Maybe because it’s an election year. Maybe it doesn’t want to rabble rouse during the Olympics. Maybe the company is afraid of its own power. Or maybe (more likely) the campaign has run its course and the company just wanted to put its dollars elsewhere. Whatever its reasons, Levi’s has decided to not run its “Go Forth” campaign this year for the first time since it launched in 2009 on Independence Day.Continue reading...
Posted by Sheila Shayon on July 4, 2012 11:31 AM
Duct tape maker Duck Tape has a light side, making fun of the common mispronunciation of its product with its brand name. Now it's sponsoring a sticky contest, inviting young fans to design and wear outfits made from duct tape to their spring proms and post pictures on the brand’s website. The winners will be chosen through online voting that runs through July 11.
Brooke Wallace, 17, of Solomon, Kansas (above) spent more than 200 hours creating a western-style prom dress for herself and a suit for her date, using 42 rolls of duct tape. She and her date, Mark Aylward, named one of 10 finalists, could each win $5,000 scholarships and an additional $5,000 for their school, Solomon High School. Wallace chose a rodeo theme because “we both live in the country, so it fit our style.”Continue reading...
Posted by Mark J. Miller on June 18, 2012 02:59 PM
When you manufacture electric razors, you spend a lot of time thinking about the shape of people’s faces and noticing how much the simple construction and care of a face communicates about somebody.
Procter & Gamble’s Braun brand took that notion and created the “Wear your face” campaign, which is now turning into a book that will benefit UNICEF. The book, Wear Your Face: Portraits of Men of Varying Ages, Origin, and Character, was the idea of BBDO Proximity Duesseldorf creative director Olaf Reys, who worked on the Braun campaign for P&G.
Reys teamed up with some of the world’s best-known photographers to capture some of the world’s best-known faces, including George Clooney, Robert de Niro, Mickey Rourke, and Mick Jagger.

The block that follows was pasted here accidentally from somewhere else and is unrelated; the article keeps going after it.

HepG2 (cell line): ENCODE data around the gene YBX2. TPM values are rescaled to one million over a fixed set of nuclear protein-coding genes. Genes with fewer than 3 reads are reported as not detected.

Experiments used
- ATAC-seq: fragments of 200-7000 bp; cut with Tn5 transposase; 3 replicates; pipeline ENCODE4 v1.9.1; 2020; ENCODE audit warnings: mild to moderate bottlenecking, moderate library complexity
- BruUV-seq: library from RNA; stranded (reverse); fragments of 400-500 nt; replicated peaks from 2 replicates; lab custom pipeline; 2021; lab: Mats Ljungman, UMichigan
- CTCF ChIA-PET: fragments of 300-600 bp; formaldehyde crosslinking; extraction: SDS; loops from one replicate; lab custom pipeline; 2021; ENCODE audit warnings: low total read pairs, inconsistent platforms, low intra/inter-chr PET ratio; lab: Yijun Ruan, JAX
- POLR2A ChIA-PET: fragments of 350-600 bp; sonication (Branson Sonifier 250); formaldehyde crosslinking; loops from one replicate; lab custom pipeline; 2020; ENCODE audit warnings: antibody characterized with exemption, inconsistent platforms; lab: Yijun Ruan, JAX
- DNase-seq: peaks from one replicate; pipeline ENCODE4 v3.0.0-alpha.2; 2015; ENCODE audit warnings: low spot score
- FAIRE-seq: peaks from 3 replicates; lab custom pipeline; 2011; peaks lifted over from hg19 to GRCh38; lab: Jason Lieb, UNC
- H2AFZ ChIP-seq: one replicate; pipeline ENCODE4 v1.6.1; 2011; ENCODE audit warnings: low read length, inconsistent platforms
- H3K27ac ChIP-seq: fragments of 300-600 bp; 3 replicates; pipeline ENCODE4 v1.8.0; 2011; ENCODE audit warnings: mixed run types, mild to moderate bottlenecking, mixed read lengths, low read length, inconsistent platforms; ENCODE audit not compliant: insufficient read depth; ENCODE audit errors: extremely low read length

“Today the male public image is multifaceted and malleable, presenting a kaleidoscope of diversity and sophistication,” Reys said in a press release. “The work I amassed is a visual documentation of how far society has moved towards a more tolerant interpretation of masculinity – and femininity.”Continue reading...
Posted by Mark J. Miller on June 14, 2012 11:01 AM
Skechers recently got itself into hot water when it had to shell out $40 million to settle a suit brought against it by the Federal Trade Commission to settle false advertising charges that its “toning sneakers” could make consumers look and actually be healthier without having them change their behavior in any other way.
Now the shoe brand is looking to build back some of the good feeling it torpedoed with that incident.
The company just announced that it has “donated its first million pair of kids’ shoes through its BOBS from SKECHERS program, which gives a new pair to a child in need for every BOBS footwear purchase.” Those shoes will be finding the feet of kids in the U.S., Central America, Africa, and Southeast Asia.
The BOBS sub-brand, which already mimics philanthropic brand TOMS in name, logo and shoe design, is clearly taking a cue from TOMS' "One For One" mission, which donates a pair of shoes to a child in need for every pair purchased.
That clearly doesn't bother celebrity ambassador Brooke Burke-Charvet, the co-host of Dancing With the Stars, who trades her Skecher Shape-ups "toning shoes" for BOBS for the photo opp.Continue reading...